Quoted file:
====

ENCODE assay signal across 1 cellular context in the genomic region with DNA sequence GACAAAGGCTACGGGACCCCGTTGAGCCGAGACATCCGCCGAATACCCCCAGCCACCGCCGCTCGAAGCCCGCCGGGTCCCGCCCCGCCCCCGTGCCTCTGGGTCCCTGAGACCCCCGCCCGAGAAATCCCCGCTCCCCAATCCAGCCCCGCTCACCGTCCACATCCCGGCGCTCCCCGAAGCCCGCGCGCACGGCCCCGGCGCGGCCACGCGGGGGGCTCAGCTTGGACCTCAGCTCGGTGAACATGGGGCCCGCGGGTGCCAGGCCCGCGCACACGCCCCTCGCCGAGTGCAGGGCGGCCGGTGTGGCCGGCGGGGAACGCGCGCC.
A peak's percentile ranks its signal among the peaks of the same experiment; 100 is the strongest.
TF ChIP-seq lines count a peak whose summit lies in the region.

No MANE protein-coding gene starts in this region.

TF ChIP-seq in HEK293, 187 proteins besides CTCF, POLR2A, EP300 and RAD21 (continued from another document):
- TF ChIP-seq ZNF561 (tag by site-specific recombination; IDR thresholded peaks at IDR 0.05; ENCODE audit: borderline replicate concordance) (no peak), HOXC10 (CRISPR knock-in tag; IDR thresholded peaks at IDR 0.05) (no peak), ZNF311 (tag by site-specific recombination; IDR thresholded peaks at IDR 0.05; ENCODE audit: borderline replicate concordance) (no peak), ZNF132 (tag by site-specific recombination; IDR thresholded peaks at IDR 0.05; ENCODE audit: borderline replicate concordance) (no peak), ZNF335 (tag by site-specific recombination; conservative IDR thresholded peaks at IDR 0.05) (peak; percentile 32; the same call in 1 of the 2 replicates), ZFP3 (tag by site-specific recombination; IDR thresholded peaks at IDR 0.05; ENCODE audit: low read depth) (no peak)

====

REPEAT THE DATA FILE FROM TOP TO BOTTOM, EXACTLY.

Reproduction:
ENCODE assay signal across 1 cellular context in the genomic region with DNA sequence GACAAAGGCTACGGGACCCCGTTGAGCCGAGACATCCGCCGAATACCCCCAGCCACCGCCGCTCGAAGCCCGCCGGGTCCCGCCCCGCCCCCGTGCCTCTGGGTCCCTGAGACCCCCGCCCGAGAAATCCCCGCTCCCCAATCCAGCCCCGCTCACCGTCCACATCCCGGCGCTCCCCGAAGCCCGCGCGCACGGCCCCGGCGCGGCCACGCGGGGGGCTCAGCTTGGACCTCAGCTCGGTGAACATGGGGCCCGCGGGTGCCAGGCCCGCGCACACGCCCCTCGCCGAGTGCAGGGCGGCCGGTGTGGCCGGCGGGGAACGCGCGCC.
A peak's percentile ranks its signal among the peaks of the same experiment; 100 is the strongest.
TF ChIP-seq lines count a peak whose summit lies in the region.

No MANE protein-coding gene starts in this region.

TF ChIP-seq in HEK293, 187 proteins besides CTCF, POLR2A, EP300 and RAD21 (continued from another document):
- TF ChIP-seq ZNF561 (tag by site-specific recombination; IDR thresholded peaks at IDR 0.05; ENCODE audit: borderline replicate concordance) (no peak), HOXC10 (CRISPR knock-in tag; IDR thresholded peaks at IDR 0.05) (no peak), ZNF311 (tag by site-specific recombination; IDR thresholded peaks at IDR 0.05; ENCODE audit: borderline replicate concordance) (no peak), ZNF132 (tag by site-specific recombination; IDR thresholded peaks at IDR 0.05; ENCODE audit: borderline replicate concordance) (no peak), ZNF335 (tag by site-specific recombination; conservative IDR thresholded peaks at IDR 0.05) (peak; percentile 32; the same call in 1 of the 2 replicates), ZFP3 (tag by site-specific recombination; IDR thresholded peaks at IDR 0.05; ENCODE audit: low read depth) (no peak)